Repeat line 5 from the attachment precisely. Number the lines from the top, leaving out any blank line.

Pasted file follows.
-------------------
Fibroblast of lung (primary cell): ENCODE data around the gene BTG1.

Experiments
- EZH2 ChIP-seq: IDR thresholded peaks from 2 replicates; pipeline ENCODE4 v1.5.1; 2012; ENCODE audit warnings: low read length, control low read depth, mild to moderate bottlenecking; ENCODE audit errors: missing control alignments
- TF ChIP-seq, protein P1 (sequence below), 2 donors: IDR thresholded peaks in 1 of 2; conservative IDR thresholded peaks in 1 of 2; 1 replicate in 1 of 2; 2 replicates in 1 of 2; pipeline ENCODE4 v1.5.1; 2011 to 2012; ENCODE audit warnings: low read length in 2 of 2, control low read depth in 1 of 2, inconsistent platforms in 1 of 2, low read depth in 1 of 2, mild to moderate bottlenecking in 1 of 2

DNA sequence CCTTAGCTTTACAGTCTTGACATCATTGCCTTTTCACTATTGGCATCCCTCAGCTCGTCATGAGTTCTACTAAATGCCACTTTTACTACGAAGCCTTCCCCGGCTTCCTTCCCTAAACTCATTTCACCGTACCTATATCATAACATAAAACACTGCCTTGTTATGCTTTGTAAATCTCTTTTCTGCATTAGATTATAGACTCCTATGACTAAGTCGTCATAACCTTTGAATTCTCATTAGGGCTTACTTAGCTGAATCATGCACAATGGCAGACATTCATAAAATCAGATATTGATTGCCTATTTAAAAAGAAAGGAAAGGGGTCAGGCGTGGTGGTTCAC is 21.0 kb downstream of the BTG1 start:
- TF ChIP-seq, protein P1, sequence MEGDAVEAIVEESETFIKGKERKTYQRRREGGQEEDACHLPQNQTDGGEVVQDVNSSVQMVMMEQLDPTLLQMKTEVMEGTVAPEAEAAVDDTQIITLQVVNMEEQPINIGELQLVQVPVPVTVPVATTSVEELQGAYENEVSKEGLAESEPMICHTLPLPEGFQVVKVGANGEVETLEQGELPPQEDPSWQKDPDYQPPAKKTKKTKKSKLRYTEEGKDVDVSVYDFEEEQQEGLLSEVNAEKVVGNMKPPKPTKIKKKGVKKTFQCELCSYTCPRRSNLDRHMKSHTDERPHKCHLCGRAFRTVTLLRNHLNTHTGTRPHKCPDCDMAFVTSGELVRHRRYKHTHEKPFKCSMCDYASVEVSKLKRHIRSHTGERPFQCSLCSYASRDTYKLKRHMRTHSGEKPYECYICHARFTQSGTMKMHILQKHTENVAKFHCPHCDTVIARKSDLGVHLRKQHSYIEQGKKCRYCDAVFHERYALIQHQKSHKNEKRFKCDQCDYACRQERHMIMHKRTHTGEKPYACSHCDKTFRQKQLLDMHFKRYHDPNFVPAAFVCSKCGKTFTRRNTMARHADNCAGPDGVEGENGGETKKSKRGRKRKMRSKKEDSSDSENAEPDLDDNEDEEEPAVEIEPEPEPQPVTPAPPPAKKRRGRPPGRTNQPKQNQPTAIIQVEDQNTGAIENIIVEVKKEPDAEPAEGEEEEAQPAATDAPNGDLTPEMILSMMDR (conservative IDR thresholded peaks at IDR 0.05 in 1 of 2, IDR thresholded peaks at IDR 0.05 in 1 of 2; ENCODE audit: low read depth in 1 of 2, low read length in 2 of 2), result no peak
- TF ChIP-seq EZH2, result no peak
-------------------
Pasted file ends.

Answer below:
DNA sequence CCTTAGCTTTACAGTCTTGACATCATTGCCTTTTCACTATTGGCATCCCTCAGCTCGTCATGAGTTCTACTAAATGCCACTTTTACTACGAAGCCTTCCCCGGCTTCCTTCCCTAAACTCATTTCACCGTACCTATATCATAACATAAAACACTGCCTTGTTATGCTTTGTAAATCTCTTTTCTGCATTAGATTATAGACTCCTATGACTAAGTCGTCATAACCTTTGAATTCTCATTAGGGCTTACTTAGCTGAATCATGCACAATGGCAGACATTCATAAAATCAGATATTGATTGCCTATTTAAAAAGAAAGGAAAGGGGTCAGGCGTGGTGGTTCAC is 21.0 kb downstream of the BTG1 start: